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Bipartisan Concern for Veterans Drives Bill to Allow VA to Research Medical Marijuana

Congress seems to be ever so slowly coming around to popular opinion on the merits of medical pot.

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It's not receiving the fanfare bestowed on many of the issues surrounding marijuana, but a new bill introduced in Congress with bipartisan support is calling for more study on the potential for medical marijuana. Behind it is an issue that unites both political parties and has become a focus of many pro-marijuana stances: providing help to veterans.

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The new bill calls on the Veterans Administration to conduct research into how marijuana could be used to treat disabled veterans. Among them is the potential use of cannabis to treat pain and reduce reliance on opioids, a drug that has led to an epidemic of overdoses.

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"Never a better time."

Rep. Tim Walz, a Minnesota Democrat and ranking member on the House Committee on Veterans Affairs, introduced the bill along with committee Chairman Phil Roe, a Republican from Tennessee. It has been co-sponsored by 28 Democrats and seven Republicans, according to a release from the committee.

The legislation comes just months after the VA said it could not research marijuana because of federal restrictions. Marijuana remains a Schedule I illegal drug at the federal level. The new legislation does not seek to change that. However, it would give legal authority to the VA to "advance scientific and medical research into the safety and efficacy of medicinal cannabis usage by veterans."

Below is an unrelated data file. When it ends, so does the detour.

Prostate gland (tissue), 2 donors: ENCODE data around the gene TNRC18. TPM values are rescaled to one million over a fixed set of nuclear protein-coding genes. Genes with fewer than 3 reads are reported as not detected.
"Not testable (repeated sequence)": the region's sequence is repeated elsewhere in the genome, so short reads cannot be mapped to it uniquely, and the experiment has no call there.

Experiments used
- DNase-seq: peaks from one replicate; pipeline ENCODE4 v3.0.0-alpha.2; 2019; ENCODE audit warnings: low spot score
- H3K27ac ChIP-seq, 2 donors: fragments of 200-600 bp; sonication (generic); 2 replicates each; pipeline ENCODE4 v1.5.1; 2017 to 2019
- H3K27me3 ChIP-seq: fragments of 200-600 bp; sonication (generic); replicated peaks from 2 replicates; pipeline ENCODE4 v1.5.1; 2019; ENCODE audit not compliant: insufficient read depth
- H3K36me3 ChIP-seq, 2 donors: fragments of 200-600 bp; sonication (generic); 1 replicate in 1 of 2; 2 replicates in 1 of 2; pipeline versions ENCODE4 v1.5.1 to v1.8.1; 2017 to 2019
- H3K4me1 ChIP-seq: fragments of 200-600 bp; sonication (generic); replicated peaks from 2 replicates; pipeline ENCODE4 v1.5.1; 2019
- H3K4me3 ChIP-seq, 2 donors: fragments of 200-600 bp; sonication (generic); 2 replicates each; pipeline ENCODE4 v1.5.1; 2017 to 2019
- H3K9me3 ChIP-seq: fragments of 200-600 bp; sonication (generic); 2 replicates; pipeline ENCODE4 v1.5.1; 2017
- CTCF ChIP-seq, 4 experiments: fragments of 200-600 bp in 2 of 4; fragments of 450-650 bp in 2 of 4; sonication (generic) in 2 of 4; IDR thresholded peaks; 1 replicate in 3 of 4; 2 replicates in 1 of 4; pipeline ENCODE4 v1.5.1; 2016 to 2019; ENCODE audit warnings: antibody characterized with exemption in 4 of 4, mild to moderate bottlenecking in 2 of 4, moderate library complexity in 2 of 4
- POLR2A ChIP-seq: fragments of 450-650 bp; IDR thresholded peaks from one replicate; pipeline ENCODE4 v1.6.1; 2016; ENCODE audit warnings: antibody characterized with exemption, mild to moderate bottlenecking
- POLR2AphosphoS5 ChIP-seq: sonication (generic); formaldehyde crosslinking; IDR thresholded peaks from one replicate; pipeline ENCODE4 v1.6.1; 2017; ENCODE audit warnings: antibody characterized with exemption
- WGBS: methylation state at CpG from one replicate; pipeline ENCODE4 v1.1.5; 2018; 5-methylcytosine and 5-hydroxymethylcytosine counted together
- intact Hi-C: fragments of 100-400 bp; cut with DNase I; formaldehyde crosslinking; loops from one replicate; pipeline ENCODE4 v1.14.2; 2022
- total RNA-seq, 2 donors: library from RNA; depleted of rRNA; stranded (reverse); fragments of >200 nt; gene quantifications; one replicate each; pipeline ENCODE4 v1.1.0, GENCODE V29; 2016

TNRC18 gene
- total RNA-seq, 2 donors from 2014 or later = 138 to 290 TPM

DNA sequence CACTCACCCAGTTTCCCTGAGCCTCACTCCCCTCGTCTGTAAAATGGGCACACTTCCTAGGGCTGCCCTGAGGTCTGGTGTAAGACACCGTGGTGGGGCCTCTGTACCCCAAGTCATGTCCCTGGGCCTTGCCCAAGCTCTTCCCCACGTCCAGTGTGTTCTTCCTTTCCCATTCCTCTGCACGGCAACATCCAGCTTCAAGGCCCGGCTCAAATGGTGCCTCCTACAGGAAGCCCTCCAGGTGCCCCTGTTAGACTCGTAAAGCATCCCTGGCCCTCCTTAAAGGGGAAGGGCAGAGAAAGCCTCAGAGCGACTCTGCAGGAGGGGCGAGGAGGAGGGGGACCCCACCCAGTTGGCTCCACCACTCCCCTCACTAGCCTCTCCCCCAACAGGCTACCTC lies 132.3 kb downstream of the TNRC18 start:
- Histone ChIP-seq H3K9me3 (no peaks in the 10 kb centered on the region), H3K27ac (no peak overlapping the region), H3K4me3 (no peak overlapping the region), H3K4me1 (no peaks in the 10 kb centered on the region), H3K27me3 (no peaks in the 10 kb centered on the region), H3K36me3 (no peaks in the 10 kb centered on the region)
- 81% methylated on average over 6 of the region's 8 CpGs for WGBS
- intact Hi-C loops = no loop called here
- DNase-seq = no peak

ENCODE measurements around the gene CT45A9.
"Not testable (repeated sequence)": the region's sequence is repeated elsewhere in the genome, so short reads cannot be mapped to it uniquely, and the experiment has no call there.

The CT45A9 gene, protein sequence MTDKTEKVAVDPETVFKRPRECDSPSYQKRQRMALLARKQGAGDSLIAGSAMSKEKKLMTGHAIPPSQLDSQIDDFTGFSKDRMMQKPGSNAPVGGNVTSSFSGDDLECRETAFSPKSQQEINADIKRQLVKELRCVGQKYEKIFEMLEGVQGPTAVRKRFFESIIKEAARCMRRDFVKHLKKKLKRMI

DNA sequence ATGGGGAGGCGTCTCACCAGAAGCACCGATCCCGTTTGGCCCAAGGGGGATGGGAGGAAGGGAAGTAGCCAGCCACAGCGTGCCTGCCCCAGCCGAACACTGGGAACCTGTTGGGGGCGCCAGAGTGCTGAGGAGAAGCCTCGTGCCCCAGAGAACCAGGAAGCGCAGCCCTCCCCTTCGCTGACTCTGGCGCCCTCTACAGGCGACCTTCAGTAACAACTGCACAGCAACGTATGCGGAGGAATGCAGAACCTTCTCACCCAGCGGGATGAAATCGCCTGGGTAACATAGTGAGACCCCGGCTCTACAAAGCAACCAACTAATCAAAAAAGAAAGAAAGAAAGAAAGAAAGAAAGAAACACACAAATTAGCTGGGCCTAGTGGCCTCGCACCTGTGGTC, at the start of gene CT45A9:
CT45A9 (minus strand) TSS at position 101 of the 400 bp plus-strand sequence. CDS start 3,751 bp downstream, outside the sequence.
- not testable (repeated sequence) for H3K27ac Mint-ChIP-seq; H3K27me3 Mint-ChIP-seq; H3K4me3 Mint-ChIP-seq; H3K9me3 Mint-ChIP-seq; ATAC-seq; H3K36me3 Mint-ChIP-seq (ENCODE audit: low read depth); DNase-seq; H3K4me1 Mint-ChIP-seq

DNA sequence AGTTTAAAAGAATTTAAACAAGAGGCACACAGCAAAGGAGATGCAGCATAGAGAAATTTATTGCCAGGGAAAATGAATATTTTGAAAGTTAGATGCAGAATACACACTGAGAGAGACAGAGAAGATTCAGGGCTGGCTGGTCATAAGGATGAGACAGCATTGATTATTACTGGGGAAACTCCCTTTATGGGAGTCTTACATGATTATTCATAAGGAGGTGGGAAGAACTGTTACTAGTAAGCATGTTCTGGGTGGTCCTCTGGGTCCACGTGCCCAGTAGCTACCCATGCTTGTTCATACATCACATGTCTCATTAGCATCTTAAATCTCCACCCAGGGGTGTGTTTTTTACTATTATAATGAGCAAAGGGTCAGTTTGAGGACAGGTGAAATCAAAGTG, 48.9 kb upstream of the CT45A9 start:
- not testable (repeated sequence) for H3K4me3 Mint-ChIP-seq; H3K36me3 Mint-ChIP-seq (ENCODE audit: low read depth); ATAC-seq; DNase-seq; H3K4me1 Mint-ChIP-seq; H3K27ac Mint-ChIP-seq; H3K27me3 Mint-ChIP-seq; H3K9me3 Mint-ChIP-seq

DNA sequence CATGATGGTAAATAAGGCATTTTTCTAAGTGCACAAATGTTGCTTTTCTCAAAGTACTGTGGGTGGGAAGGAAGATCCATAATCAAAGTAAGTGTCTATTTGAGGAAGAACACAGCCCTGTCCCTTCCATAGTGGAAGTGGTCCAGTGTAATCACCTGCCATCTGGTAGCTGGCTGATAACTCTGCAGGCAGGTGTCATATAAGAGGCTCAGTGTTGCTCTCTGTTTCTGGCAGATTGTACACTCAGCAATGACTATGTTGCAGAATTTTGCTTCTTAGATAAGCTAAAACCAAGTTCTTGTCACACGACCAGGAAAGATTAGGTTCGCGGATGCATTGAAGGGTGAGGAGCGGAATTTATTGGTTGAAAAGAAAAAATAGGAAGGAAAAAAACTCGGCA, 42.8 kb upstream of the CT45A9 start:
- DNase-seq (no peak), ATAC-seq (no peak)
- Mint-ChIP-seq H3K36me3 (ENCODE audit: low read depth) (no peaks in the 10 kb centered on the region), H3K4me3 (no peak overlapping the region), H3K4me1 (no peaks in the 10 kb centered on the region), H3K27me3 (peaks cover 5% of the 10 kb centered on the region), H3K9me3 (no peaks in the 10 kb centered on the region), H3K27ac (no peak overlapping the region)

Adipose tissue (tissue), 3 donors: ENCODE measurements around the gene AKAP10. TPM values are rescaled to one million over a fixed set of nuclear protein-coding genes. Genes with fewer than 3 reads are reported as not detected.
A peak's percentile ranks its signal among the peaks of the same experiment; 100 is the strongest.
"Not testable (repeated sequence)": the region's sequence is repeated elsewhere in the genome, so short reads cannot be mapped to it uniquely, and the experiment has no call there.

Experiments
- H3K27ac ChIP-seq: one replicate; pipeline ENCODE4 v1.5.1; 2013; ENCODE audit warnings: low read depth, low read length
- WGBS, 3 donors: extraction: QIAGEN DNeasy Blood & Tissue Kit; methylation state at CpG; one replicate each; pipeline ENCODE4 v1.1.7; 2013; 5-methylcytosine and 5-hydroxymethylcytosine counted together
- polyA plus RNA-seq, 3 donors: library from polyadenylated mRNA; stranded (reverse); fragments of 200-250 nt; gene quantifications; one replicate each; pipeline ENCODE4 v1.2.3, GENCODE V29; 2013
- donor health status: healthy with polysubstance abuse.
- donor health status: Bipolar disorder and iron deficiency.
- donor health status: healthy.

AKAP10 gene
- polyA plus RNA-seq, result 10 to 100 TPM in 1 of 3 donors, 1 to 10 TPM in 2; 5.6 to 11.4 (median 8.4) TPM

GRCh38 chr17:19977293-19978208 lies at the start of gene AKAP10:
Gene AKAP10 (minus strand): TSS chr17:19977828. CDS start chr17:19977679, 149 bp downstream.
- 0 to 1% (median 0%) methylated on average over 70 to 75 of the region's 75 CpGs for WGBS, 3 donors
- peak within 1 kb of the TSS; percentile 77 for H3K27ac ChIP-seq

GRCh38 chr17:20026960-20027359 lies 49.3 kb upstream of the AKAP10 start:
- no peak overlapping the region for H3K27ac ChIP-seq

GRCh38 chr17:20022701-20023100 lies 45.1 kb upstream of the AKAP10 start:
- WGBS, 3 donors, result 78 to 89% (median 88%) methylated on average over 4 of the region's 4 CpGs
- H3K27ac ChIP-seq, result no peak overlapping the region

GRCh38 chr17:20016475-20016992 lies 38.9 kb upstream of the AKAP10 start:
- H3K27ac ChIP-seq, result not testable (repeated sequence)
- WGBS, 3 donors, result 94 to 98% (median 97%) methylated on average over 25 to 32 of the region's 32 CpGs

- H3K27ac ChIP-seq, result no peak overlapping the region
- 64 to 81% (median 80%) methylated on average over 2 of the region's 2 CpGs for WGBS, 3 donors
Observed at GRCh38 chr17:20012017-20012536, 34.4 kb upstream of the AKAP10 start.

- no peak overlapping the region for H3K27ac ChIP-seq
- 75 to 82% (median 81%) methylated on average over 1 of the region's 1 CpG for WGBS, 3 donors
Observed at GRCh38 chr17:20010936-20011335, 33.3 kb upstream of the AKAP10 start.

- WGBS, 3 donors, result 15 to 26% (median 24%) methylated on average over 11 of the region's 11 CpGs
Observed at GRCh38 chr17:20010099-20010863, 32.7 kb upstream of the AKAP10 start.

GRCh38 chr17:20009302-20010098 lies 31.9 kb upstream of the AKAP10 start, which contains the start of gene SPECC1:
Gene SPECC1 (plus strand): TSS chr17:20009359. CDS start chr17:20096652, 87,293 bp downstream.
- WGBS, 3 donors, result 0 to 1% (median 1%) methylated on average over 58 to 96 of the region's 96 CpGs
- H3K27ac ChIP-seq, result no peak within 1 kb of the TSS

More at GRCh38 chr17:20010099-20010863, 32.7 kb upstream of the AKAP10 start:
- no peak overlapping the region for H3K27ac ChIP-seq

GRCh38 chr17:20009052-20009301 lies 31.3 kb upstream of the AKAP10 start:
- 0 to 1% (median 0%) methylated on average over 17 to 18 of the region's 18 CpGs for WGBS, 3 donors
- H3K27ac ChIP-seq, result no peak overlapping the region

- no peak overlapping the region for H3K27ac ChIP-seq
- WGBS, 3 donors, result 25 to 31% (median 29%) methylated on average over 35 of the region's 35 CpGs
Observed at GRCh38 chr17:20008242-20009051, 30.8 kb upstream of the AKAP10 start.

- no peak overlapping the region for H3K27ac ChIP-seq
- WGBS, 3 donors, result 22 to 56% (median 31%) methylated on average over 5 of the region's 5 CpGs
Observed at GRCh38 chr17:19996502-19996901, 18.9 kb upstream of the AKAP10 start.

Walz said in the release that that VA is the perfect organization to take on cannabis research and that "there will never be a better time to act."

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Research is all but banned.

The VA's reluctance to research marijuana mirrors an issue that all researchers, public and private, have with marijuana in the U.S. Not only does federal law still list cannabis as illegal, but the government mandates that only marijuana grown at a facility in Mississippi be used for research.

Meanwhile, other countries have leapt ahead. One of the most notable is Israel. A company there, Globus Pharma, this month announced a deal to sell five tons of medical cannabis oil to a company in Canada. The two companies also plan to cooperate in conducting research into the potential uses of medical marijuana. The Israeli company, Globus Pharma, has a similar deal with a German company, according to Reuters.

The unnamed Canadian company plans to sell medical marijuana products. Canada already has already made medical marijuana legal. Nationwide legal recreational marijuana sales are expected to start there in July.

Roe, the House committee chairman, is a doctor. In the press release from the committee, he made the simple argument that many veterans he has spoken with believe marijuana can help them with "both physical and invisible wounds."

"This is why I support the department researching cannabis just like any other drug to see if this alternative therapy would truly benefit patients." Roe said.

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